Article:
If you’ve read any reviews of the 2023 Frasier reboot, you probably noticed there’s been some disagreement. Is the revival of the 1993-2004 show a “Pointless” “eggscruciating” “unfunny dud” and “an enormous embarrassment for [star] Kelsey Grammar “ - or “as perfect as ever,” More charming than expected” or at least “okay”? Today, we’re taking a look at the new Frasier reboot so far, why it’s caused such a split in opinions, and unpacking if it really has a chance of holding a candle to the original. Here’s our Take!
What Made Frasier Work So Well
Overall, critics rate the new Frasier reboot merely 58% on rotten tomatoes, while it currently enjoys a 85% audience score. Among critics, opinions are coming out strong pro and con, while numerous Frasier fans online are voicing that — even if they might not think it’s amazing — at the end of the day it’s just good fun to see the character again. The answer to all this disconnect boils down to what you’re comparing this new Frasier to – are you measuring it against the original classic that won 37 primetime Emmys (including Outstanding Comedy Series 5 years in a row), or against all the other slightly meh but comforting revivals of our era?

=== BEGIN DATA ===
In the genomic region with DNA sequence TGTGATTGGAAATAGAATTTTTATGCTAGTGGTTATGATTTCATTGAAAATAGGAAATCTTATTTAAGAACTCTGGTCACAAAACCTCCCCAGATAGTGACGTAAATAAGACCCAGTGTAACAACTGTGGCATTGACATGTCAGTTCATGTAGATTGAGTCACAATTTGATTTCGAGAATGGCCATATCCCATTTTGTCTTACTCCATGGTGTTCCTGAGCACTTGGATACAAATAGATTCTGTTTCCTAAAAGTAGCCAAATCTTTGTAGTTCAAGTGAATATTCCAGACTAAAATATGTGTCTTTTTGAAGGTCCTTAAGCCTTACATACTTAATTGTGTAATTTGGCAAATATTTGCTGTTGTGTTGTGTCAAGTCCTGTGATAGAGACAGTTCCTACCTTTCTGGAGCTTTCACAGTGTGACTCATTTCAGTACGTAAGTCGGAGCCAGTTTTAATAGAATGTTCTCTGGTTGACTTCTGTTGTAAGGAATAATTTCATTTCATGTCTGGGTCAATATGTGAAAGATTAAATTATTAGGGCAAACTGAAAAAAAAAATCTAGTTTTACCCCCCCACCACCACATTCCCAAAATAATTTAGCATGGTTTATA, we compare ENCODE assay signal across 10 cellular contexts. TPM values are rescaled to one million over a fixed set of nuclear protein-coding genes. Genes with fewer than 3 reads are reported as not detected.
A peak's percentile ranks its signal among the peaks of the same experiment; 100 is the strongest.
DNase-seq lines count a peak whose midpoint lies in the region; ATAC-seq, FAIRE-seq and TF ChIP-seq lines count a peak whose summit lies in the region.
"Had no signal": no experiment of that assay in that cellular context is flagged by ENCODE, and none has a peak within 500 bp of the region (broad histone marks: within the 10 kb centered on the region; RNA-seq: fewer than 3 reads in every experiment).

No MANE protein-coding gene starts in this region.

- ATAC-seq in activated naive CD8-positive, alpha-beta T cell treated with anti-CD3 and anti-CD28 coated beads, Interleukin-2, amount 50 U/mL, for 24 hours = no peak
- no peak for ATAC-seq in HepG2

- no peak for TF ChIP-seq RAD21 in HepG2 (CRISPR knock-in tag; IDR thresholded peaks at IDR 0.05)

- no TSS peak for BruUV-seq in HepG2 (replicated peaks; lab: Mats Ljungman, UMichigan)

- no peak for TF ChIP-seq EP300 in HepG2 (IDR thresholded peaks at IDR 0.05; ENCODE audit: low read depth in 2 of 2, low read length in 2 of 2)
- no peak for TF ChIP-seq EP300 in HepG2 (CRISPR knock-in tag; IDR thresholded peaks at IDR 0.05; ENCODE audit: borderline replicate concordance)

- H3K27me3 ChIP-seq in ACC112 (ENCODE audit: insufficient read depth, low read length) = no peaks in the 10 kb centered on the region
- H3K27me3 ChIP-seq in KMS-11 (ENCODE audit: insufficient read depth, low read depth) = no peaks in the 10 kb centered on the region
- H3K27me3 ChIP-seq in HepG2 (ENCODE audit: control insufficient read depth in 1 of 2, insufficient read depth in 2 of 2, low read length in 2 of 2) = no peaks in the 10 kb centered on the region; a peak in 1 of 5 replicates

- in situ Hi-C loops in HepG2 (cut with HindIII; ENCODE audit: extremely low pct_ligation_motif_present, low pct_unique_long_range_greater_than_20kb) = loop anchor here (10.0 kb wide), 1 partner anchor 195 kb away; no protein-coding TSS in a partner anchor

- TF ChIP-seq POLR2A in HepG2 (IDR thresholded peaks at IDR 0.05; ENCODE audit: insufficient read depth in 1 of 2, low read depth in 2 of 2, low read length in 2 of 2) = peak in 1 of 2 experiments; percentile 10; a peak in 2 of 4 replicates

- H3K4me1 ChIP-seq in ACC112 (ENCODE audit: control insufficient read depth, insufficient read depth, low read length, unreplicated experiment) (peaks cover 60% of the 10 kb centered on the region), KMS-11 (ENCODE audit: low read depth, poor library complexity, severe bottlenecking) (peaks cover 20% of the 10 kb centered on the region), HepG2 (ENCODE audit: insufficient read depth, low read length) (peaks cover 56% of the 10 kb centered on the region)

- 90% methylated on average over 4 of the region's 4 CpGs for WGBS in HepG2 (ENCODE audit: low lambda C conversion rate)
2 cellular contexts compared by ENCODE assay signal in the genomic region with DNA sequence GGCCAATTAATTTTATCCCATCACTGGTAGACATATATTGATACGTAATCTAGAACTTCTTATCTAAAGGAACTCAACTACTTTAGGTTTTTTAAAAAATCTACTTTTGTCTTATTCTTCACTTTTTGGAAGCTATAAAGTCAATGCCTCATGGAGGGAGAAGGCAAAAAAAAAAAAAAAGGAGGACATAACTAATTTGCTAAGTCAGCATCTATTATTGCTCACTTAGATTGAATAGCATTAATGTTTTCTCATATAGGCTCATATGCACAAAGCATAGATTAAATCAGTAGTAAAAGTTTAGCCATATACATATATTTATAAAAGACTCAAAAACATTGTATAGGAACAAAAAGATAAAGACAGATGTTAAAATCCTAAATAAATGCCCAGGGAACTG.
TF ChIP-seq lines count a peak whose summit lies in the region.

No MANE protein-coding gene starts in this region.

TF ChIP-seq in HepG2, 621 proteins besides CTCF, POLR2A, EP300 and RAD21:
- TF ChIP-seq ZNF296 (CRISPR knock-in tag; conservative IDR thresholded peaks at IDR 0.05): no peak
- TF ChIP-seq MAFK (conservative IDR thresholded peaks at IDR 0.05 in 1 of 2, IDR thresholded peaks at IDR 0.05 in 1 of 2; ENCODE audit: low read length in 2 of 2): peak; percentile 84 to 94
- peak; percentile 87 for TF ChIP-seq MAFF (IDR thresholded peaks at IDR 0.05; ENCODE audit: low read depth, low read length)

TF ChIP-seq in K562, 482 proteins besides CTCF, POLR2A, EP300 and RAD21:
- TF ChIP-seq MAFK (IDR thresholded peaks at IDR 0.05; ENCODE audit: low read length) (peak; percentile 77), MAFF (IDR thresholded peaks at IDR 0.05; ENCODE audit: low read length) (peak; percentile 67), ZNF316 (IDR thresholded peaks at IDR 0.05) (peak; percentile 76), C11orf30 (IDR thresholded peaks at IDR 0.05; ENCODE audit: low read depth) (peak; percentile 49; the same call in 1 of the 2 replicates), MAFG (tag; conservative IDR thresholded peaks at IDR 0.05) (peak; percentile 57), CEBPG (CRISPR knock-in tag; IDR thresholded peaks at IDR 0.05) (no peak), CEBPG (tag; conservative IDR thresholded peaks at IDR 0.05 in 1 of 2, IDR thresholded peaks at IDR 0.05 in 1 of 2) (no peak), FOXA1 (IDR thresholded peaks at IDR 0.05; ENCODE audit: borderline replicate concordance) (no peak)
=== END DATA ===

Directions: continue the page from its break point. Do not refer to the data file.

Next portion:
The original Frasier (itself a spinoff of classic sitcom Cheers) became one of the best shows on Television, ever, thanks to its top-notch witty writing, its tightly knit farce and amazing character performances by its supporting cast, John Mahoney as Martin, Jane Leeves as Daphne, Peri Gilpin as Roz, and especially David Hyde Pierce as Niles. Even though the show was called Frasier, it was never just about him — in fact, the other characters were frequently more beloved by fans. When Frasier was at his most unlikable — morally righteous, vain and pompous — it was our love for those around him and their hilarious way of calling him out that made the whole work. This was also part of what made the show interesting: it showed that (contrary to common wisdom about main characters needing to be “likable”), you could build a funny and beloved sitcom around a character most couldn’t relate to and often might find profoundly unlikable. And this led to an experience where we got to watch Frasier push beyond his worst qualities and overwhelming ego. The show never let him off the hook, but while accepting these failings, it ultimately modeled and applauded his attempt to be better and to help others.